News archive - May 2018
Prevention is better than cure
In recent years, healthcare-associated infections (HCAIs) have become better understood because of exhaustive investigations, wider engagement within the water systems community, and a number of well-documented cases.
The World Health Organization (WHO) points to the scale of the challenge: with more than six million cases of HCAIs occurring in the US and Europe each year.
Around 136,000 of these cases will result in the death of a patient; with 5,000 lives lost every year in England and Wales.
In England alone this is estimated to cost the NHS £1billion a year, with infected patients costing three times more to treat than those who are uninfected.
We know hospital water systems can become a source of pathogens and bacteria, and are a probable source of nosocomial infections.
Of the multiple Gram-negative bacteria that persist in healthcare, Pseudomonas aeruginosa and Legionella are the best understood and most well documented.
It should come as no surprise, then, that combating these is a crucial part of managing, operating and maintaining a healthy water system; and the latest guidelines have brought this into sharp focus.
Last year, the Department of Health updated and relaunched its existing documents relating to guidance for safe water in healthcare premises - HTM 04:01 (Parts A-C) 2016.
The guidance distinguishes between control regimes to reduce the risk of Legionella and the growth and colonisation of other waterborne organisms within water systems, and control regimes for Pseudomonas aeruginosa and other waterborne pathogens.
Importantly, what the revised memorandum does do is move facilities towards a more-holistic management of water and promotes good practice in the design, commissioning, and operation of water services in healthcare premises.
But what do these guidelines look like for healthcare professionals on the frontline?
As outlined in HTM 04-01 Part A 2016, the risk of a waterborne infection outbreak developing can be reduced by storing water at a temperature of at least 60°C and distributing it so that it reaches outlets at 55°C within one minute.
For example, Legionella bacteria multiply at temperatures between 20°c-45°C, but are killed at higher temperatures.
Thermal disinfection requires raising water temperature to above 60°C and flushing each affected outlet for at least five minutes at that maintained temperature.
In some water systems, where temperature is difficult to maintain for example, additional chemical and physical methods may be required.
Cleaning, duty flushing, and disinfection of hot and cold water services will also be necessary when an outlet is not being frequently used, when control measures have not been effective, or when there is microbial contamination of the water system as a result of an outbreak, or suspected outbreak, of Legionella.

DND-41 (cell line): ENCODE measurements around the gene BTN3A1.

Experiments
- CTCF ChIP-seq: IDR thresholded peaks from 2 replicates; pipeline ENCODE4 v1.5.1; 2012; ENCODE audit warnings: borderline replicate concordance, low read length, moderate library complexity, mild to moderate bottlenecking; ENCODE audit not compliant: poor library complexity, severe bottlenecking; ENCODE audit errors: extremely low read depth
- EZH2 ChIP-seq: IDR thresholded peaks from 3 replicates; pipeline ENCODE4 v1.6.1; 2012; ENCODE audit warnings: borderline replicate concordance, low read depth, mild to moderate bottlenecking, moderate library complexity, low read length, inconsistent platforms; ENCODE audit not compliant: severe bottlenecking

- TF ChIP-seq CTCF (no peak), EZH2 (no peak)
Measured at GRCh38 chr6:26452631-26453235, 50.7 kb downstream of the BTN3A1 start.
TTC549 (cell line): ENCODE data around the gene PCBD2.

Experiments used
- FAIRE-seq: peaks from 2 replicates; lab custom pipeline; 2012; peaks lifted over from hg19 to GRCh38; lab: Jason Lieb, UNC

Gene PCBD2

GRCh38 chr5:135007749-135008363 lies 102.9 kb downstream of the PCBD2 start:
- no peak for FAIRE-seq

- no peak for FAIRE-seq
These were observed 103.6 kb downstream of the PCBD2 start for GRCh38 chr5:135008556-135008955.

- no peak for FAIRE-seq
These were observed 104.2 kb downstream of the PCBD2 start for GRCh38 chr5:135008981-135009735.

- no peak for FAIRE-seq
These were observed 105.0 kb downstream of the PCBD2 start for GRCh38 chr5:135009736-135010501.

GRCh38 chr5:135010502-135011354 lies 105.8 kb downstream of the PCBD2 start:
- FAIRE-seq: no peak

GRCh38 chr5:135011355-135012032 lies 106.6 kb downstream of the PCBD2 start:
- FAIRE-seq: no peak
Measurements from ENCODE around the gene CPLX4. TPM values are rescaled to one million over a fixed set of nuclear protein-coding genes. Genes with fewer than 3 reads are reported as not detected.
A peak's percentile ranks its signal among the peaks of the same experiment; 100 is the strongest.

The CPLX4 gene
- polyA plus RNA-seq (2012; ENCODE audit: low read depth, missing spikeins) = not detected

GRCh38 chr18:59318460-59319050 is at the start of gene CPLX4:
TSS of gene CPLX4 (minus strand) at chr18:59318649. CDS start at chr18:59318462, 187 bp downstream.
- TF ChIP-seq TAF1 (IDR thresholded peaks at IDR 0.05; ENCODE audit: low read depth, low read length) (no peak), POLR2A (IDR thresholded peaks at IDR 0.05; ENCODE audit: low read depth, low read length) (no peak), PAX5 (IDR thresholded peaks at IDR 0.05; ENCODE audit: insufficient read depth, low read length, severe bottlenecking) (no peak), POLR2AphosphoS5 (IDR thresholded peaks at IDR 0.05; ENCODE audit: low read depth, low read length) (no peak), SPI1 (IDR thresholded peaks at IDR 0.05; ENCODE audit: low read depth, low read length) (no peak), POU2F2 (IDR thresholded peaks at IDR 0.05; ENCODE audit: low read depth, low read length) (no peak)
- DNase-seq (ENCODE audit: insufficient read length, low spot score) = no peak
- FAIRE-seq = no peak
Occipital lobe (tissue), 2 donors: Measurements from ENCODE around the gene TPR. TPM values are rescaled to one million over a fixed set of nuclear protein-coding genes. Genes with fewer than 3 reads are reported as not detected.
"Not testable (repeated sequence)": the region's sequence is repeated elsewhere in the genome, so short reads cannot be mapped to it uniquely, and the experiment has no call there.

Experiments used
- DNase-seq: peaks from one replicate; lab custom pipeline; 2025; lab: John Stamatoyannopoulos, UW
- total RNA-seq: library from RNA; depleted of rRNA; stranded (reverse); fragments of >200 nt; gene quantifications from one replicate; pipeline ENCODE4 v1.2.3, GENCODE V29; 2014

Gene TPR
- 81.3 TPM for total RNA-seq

Further, HTM 04-01 recommends that duty flushing ‘should form part of the daily cleaning process’ and that the ‘procedure for such practice should be fully documented and covered by written instructions’.
This is, of course, good practice and important, but detailed record keeping, in particular, introduces additional cost and resource implications.
Advances in technology
Since Legionella is widespread in the environment, it’s almost impossible to prevent it from entering water systems.
The risk of an outbreak developing can be reduced by storing water at a temperature of at least 60°C. But, while an effective control method, this does present a scalding risk to users and this is on the Department of Health’s ‘never events’ list.
So, we’re faced with the question: how can you maintain patient safety and a rigorous infection control regime while preventing potentially-life-changing injuries such as scalding?
HTM 04-01 recognises the benefits of thermostatic mixing valves (TMVs) because of their value in accurately controlling temperature. TMVs guarantee water pressure between hot and cold water supplies is maintained, even if there are water pressure or temperature fluctuations.
Digital TMVs are the latest innovation in this area, offering precise temperature control, the ability to set flow times, and a range of hygiene flushing options, such as duty flushing and thermal disinfection.
As it is not possible to determine which taps and showers will require duty flushing; the default for most hospitals is to manually duty flush all taps and showers and, importantly, to manually log this.
This can introduce the possibility of inadvertent human error and can often mean many high-use outlets are flushed unnecessarily as there is no way to tell which outlets are used regularly and which are not.
Digital valves not only allow the duty flushing to be automatically programmed according to the specific requirements; they are also capable of recording the event and creating a digital log.
Arguably the most-significant advancements with digital controls have concerned the ability to network taps and showers. This is an exciting prospect for a healthcare facility.
In simple terms it means temperatures, flow times, and essential control measures can be set, managed and logged remotely.
With this information available on demand, estates and facility managers are able take informed action quickly.
Monitoring data from different outlets allows close comparison of water usage across a facility, for example, and staff can adjust flow times, temperatures and duty flush schedules appropriately.
This allows hospitals to adopt a more-sustainable water management programme while achieving a greater level of precision and accuracy.
Maintaining a safe and compliant hospital water system is understandably a complex challenge. However, the good news is we already have the technology at our fingertips to provide a more-effective and efficient way of water management in healthcare facilities.